Though macular degeneration is associated with aging, there is genetic component to the disease. A strong association between development of AMD and presence of a variant of a gene known as complement factor H (CFH) is observed. This gene deficiency is associated with almost half of all potentially blinding cases of macular degeneration.

Other investigators have found that variants of another gene, complement factor B, may be involved in development of AMD.

Specific variants of one or both of these genes, which play a role in the body's immune responses, have been found in 74 percent of AMD patients who were studied. Other complement factors also may be associated with an increased risk of macular degeneration.

Oxygen-deprived cells in the retina produce a type of protein called vascular endothelial growth factor (VEGF), which triggers the growth of new blood vessels in the retina.

The normal function of VEGF is to create new blood vessels during embryonic development, after an injury or to bypass blocked blood vessels. But too much VEGF in the eye causes the development of unwanted blood vessels in the retina that easily break open and bleed, damaging the macula and surrounding retina.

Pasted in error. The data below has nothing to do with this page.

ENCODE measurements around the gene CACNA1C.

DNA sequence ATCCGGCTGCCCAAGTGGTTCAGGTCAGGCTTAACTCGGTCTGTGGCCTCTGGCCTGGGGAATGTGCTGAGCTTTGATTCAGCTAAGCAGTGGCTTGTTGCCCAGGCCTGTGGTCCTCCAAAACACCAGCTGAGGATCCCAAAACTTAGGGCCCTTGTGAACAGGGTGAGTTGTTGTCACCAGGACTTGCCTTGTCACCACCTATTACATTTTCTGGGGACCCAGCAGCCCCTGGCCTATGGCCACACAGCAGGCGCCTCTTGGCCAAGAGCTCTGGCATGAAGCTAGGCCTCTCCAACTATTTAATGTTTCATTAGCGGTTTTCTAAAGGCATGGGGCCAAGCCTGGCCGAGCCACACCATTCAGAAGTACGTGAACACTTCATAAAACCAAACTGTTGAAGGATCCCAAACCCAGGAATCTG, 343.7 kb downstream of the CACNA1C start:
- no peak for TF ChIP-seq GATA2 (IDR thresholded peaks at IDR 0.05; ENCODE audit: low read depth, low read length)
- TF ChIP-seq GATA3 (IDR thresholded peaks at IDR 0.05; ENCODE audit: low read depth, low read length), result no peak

Risk Factors

The biggest risk factor for Macular Degeneration is age. Your risk increases as you age, and the disease is most likely to occur in those 55 and older.

Other risk factors include:

  • Genetics – People with a family history of AMD are at a higher risk.
  • Race – Caucasians are more likely to develop the disease than African-Americans or Hispanics/Latinos.
  • Smoking – Smoking doubles the risk of AMD.

Diagnosis

AMD is detected during a comprehensive eye exam that includes:

  • Visual acuity test - This eye chart test measures how well you see at various distances.